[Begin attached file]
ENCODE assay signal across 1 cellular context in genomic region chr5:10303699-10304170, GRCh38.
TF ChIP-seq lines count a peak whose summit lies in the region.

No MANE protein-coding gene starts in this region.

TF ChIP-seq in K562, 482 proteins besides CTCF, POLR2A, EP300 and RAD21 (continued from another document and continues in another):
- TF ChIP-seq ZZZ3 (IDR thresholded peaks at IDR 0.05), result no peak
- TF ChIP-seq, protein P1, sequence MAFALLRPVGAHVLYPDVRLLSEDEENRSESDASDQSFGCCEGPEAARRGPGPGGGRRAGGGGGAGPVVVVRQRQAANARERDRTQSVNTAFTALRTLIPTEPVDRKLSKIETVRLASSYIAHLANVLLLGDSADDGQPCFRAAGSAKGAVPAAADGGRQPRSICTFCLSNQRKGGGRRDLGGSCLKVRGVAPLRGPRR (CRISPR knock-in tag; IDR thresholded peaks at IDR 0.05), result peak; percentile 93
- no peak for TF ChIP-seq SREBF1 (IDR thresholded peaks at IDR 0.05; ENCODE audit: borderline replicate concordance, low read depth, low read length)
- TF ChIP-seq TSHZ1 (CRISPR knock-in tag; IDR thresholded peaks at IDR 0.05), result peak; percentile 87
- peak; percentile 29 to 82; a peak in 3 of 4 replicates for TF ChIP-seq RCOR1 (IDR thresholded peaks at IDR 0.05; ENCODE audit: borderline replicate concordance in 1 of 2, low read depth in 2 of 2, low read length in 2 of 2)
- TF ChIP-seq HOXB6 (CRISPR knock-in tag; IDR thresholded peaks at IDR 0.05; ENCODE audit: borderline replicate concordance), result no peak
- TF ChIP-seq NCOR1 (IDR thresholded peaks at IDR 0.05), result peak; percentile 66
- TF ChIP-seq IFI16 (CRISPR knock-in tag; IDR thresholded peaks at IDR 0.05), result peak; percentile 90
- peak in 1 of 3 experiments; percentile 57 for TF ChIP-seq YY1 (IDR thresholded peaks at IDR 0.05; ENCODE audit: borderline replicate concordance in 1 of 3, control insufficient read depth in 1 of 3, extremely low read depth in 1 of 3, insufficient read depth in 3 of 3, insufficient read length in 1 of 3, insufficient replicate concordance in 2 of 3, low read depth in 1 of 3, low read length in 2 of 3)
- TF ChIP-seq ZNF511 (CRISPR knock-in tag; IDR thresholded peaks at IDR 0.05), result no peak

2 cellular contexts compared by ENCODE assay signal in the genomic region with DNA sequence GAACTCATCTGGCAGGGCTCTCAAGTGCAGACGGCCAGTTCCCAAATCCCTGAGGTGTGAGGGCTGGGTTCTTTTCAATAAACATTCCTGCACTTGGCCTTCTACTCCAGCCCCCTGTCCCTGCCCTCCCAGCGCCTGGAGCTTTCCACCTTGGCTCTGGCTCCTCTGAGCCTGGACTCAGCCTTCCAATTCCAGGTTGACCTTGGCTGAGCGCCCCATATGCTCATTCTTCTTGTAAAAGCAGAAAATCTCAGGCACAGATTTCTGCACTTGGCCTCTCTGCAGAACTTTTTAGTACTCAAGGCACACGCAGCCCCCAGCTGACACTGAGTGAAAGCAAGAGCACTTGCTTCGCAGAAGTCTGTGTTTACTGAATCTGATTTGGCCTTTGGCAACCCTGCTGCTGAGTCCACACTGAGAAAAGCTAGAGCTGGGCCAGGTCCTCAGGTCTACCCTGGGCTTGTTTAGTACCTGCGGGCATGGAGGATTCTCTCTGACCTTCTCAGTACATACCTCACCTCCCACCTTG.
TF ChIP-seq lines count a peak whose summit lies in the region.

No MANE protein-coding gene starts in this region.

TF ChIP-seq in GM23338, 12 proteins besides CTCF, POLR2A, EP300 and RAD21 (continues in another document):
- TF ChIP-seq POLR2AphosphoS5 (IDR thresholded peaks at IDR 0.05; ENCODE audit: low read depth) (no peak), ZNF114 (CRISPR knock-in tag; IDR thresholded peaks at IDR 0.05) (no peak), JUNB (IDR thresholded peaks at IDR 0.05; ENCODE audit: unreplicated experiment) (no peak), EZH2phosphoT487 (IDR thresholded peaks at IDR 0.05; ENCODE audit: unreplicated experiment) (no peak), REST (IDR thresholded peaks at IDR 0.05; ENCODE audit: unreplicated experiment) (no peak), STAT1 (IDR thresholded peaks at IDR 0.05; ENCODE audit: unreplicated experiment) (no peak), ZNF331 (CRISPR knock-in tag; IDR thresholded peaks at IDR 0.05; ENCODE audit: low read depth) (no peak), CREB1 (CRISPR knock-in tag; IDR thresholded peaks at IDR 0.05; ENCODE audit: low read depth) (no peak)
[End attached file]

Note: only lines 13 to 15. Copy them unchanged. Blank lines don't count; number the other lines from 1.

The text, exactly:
- peak in 1 of 3 experiments; percentile 57 for TF ChIP-seq YY1 (IDR thresholded peaks at IDR 0.05; ENCODE audit: borderline replicate concordance in 1 of 3, control insufficient read depth in 1 of 3, extremely low read depth in 1 of 3, insufficient read depth in 3 of 3, insufficient read length in 1 of 3, insufficient replicate concordance in 2 of 3, low read depth in 1 of 3, low read length in 2 of 3)
- TF ChIP-seq ZNF511 (CRISPR knock-in tag; IDR thresholded peaks at IDR 0.05), result no peak

2 cellular contexts compared by ENCODE assay signal in the genomic region with DNA sequence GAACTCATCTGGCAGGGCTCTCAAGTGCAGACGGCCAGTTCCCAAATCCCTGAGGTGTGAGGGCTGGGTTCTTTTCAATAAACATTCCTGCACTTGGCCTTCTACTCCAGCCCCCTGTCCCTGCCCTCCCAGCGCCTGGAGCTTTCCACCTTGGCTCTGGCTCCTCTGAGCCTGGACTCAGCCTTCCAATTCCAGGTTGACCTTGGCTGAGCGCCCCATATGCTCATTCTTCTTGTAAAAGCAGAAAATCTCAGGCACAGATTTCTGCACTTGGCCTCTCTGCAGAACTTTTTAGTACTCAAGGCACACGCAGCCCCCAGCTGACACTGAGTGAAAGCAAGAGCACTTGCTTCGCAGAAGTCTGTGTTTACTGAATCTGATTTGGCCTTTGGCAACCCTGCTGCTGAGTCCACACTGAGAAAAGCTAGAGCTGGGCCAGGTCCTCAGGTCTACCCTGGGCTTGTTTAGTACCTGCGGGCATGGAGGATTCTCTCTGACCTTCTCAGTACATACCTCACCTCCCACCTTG.